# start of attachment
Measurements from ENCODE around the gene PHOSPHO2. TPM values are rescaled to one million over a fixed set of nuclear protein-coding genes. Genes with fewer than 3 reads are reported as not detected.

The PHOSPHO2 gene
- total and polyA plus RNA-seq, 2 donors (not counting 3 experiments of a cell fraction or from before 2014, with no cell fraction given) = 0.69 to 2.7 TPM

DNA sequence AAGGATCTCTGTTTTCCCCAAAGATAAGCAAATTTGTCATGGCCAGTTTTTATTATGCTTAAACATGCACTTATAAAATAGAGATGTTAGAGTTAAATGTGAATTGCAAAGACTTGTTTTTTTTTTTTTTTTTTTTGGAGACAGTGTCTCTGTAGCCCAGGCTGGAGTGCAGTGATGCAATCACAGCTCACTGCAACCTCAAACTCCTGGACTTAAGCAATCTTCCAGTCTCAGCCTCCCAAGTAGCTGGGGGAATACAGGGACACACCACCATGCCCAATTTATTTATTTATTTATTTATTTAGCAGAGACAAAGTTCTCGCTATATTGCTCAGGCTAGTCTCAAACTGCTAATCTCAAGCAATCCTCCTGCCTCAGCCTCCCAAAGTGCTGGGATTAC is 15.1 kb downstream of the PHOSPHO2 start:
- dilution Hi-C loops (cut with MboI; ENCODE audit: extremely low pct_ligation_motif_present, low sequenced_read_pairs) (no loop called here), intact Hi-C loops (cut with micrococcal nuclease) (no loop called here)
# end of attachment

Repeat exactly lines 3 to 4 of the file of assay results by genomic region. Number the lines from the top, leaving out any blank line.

- total and polyA plus RNA-seq, 2 donors (not counting 3 experiments of a cell fraction or from before 2014, with no cell fraction given) = 0.69 to 2.7 TPM

DNA sequence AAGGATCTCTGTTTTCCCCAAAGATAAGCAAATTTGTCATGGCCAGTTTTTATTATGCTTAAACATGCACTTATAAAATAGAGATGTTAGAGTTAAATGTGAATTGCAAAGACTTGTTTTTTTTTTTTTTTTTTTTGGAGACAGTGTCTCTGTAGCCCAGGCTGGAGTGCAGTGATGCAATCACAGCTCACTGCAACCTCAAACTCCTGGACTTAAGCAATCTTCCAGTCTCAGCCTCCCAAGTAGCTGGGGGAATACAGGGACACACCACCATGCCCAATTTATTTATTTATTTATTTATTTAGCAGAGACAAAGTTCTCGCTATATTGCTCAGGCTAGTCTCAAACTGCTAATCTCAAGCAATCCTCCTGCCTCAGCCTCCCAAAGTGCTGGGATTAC is 15.1 kb downstream of the PHOSPHO2 start: